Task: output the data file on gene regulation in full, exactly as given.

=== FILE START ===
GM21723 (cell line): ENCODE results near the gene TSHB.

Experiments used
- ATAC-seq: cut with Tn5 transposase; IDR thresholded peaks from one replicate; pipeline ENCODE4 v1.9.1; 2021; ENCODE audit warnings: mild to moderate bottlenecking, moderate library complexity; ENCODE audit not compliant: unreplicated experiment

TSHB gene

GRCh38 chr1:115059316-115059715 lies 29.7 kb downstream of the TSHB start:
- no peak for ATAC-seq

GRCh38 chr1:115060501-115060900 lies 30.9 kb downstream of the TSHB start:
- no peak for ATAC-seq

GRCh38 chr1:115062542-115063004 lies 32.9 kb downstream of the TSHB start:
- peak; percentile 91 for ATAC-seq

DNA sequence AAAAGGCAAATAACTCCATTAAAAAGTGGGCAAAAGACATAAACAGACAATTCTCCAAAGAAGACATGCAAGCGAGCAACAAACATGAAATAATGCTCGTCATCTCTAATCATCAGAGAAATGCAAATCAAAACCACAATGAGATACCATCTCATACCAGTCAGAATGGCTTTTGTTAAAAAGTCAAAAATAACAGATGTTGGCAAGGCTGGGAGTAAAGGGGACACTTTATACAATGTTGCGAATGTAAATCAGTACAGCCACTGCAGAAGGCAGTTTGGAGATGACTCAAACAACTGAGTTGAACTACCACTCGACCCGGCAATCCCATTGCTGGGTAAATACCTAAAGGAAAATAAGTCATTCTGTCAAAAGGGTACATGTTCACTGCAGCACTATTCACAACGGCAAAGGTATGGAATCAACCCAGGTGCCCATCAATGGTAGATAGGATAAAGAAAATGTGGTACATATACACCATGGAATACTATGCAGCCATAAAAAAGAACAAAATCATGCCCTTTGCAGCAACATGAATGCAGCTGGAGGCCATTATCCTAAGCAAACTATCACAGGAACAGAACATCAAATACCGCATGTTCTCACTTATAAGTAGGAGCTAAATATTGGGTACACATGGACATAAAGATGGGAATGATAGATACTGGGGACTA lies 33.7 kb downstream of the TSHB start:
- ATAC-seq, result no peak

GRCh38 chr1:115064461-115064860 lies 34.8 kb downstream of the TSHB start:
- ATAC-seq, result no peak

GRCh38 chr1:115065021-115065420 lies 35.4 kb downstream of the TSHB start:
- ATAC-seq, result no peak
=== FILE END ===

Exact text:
GM21723 (cell line): ENCODE results near the gene TSHB.

Experiments used
- ATAC-seq: cut with Tn5 transposase; IDR thresholded peaks from one replicate; pipeline ENCODE4 v1.9.1; 2021; ENCODE audit warnings: mild to moderate bottlenecking, moderate library complexity; ENCODE audit not compliant: unreplicated experiment

TSHB gene

GRCh38 chr1:115059316-115059715 lies 29.7 kb downstream of the TSHB start:
- no peak for ATAC-seq

GRCh38 chr1:115060501-115060900 lies 30.9 kb downstream of the TSHB start:
- no peak for ATAC-seq

GRCh38 chr1:115062542-115063004 lies 32.9 kb downstream of the TSHB start:
- peak; percentile 91 for ATAC-seq

DNA sequence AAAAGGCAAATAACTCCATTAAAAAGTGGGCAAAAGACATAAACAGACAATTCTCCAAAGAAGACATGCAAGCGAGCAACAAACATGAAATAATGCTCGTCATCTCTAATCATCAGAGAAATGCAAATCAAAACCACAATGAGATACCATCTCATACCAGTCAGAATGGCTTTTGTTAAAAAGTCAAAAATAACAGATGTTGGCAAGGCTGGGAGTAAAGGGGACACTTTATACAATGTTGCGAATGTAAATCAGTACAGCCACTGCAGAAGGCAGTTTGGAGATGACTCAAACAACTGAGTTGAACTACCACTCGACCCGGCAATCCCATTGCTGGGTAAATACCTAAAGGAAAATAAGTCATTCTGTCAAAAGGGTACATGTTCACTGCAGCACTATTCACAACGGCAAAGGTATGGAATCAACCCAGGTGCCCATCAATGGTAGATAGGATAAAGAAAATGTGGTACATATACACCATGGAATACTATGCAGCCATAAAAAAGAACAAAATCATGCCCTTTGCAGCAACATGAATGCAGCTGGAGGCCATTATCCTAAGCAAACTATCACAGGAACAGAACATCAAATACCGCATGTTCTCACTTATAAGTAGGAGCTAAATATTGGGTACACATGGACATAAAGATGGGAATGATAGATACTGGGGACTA lies 33.7 kb downstream of the TSHB start:
- ATAC-seq, result no peak

GRCh38 chr1:115064461-115064860 lies 34.8 kb downstream of the TSHB start:
- ATAC-seq, result no peak

GRCh38 chr1:115065021-115065420 lies 35.4 kb downstream of the TSHB start:
- ATAC-seq, result no peak